Argonne is ground central for critical real-time weather threat analysis

Eric Singer

Far from the coastal areas where hurricanes typically hit, a team at Argonne National Laboratory in the Chicago area nevertheless keeps a close eye on the Gulf Coast and Atlantic seaboard. Real-time weather threat analysis is vital to the safety of the energy infrastructure in America. In my Flash Briefing, Argonne Principal Infrastructure Analyst Leah Talaber talked with me about Argonne’s role as the go-to national lab to get it done: “The goal is really to help responders and utilities get in place, prior to a storm making landfall, in order to make the response and recovery more efficient.”

Talaber and her team can estimate the potential damage of a storm up to five days prior to the storm making landfall: “As the storm is approaching and the National Hurricane Center updates its forecast every three hours, we re-run the model. As the event is happening and the data is increasing, we are constantly reassessing the situation and providing ongoing support to the Department of Energy” – which in turn delivers the analysis to FEMA and independent system operators. The extraordinarily busy 2020 storm and hurricane season has put this real-time weather threat analysis to the test. But Talaber tells me she and her team are up to the challenge: “The electrical infrastructure is one of the most vital systems that so many of our lives depend on, which includes the safe operations of hospitals, to treating and transporting fresh water, and almost all other lifeline infrastructures.”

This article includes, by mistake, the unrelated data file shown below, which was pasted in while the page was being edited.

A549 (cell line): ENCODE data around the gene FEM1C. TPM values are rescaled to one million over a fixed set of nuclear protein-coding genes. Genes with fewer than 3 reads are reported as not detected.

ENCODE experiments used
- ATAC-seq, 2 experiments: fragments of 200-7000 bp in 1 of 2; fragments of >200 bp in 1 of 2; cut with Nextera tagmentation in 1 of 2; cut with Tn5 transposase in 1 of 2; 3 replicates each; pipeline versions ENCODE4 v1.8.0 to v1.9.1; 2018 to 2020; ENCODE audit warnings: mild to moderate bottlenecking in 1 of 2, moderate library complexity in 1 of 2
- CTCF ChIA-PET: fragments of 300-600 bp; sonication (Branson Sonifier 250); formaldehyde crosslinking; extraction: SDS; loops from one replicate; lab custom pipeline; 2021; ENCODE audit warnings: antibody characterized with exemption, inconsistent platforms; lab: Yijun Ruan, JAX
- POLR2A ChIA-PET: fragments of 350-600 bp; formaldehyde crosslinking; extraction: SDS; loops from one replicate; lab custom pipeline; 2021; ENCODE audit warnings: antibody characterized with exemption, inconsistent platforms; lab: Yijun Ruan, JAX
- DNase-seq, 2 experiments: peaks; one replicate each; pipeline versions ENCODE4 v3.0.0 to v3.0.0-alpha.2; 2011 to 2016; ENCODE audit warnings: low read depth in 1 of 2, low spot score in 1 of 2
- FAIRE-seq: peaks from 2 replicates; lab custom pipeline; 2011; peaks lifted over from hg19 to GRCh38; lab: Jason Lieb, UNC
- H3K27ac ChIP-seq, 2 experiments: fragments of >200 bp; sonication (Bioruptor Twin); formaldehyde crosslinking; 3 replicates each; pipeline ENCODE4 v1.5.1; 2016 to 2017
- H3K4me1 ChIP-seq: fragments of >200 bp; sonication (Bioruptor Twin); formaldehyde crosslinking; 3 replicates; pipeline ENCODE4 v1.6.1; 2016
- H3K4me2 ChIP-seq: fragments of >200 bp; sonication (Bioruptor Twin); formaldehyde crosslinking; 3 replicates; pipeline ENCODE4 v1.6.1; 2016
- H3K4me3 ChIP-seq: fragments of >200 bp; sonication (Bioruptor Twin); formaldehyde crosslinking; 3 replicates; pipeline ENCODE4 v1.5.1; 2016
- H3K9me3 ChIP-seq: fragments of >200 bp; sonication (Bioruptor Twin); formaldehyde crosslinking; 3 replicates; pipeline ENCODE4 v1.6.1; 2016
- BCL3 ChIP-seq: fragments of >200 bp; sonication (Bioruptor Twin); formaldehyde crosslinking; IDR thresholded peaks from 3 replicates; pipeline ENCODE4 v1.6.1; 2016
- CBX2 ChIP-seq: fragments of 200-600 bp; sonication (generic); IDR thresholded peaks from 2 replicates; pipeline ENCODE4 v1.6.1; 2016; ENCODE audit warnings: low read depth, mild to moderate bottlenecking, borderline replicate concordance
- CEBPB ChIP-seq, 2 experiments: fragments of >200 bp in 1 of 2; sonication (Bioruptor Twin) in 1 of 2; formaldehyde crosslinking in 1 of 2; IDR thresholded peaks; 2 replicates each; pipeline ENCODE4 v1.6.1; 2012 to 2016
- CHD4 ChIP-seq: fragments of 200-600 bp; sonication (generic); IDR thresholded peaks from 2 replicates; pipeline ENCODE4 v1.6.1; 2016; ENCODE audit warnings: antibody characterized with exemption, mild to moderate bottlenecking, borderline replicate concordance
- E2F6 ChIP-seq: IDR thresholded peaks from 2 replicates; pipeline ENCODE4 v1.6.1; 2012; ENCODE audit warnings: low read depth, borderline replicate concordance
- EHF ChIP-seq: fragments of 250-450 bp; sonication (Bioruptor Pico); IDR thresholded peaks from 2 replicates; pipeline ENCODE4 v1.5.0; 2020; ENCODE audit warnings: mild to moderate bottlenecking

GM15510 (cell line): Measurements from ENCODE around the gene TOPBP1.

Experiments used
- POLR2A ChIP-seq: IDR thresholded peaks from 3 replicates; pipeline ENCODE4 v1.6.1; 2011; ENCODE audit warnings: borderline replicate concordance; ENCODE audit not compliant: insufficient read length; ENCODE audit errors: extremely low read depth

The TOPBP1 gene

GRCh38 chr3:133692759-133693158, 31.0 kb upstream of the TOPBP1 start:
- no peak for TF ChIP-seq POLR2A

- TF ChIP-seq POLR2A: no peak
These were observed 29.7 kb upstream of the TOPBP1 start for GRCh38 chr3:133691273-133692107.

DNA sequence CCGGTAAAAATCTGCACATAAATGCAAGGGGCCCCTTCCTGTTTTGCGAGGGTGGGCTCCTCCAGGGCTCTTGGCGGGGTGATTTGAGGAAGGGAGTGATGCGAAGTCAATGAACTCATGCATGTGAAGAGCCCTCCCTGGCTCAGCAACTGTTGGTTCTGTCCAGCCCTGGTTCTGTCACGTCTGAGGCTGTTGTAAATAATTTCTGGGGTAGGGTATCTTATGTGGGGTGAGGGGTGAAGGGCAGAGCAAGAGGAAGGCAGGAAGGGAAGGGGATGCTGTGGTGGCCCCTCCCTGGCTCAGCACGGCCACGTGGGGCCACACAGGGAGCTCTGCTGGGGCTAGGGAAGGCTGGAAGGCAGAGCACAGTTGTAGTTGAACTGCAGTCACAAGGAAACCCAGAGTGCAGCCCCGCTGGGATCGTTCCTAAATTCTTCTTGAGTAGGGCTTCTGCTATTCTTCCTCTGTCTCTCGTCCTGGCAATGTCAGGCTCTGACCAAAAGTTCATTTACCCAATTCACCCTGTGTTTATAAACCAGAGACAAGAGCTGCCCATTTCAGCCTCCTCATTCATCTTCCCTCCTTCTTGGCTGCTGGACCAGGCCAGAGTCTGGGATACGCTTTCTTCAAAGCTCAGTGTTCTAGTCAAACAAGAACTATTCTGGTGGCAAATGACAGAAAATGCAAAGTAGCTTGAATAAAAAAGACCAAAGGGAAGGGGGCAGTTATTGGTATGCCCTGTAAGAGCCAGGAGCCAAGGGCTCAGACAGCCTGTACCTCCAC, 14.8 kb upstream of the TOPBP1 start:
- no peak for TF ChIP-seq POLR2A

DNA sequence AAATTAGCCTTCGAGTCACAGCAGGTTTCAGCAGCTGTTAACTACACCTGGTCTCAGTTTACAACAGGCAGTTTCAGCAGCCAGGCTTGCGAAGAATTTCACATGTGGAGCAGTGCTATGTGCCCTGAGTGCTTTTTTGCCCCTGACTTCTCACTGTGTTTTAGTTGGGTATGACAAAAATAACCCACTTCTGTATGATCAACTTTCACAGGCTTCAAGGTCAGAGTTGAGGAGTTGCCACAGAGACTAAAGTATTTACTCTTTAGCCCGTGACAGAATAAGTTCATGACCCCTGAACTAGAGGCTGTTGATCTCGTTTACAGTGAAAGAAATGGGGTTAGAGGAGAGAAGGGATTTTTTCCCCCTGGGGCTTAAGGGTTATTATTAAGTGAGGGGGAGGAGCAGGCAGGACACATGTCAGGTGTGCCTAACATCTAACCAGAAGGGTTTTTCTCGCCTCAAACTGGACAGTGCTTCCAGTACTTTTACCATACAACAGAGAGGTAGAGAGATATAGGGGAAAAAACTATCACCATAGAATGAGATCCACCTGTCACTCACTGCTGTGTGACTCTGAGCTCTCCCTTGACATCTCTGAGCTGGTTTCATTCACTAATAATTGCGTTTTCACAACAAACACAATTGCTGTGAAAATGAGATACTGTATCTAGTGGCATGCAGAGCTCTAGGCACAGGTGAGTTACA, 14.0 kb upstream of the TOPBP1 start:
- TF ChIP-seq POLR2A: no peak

Argonne’s important role didn’t just happen overnight. Argonne has been performing real-time weather threat analysis for the Department of Energy since 2005. But Talaber says everything changed in 2013: “Argonne took that analysis to a new level by creating a hurricane model that projects the number of electric customers that are impacted and the impact to electrical assets, including power plants and transmission lines.” Critical information provided to federal, state and local leaders means more informed decisions by them, and that’s something Talaber and her team are proud to support: “The reality is they must make the best decisions, moment to moment. Our goal here is give them the best analysis to make the most informed decisions.”

And the future of this real-time weather threat analysis is growing by leaps and bounds, says Talaber: “Currently we are expanding the model to include other extreme weather events, like ice and winter storms, extreme heat events and wildfires. Adaptive strategies like our weather threat analysis are more important than ever before.”

Click on the Mp3 below this story to listen to Leah Talaber’s full Flash Briefing with me. You can also read and hear previous Flash Briefings on the PAST, Public Affairs Science and Technology, Fusion Cell website. Also, don’t forget to “LIKE” the Argonne PAST Fusion Cell Facebook page and be a part of our Twitter and Instagram community @pastfusioncell.

Flash Briefing – November 23, 2020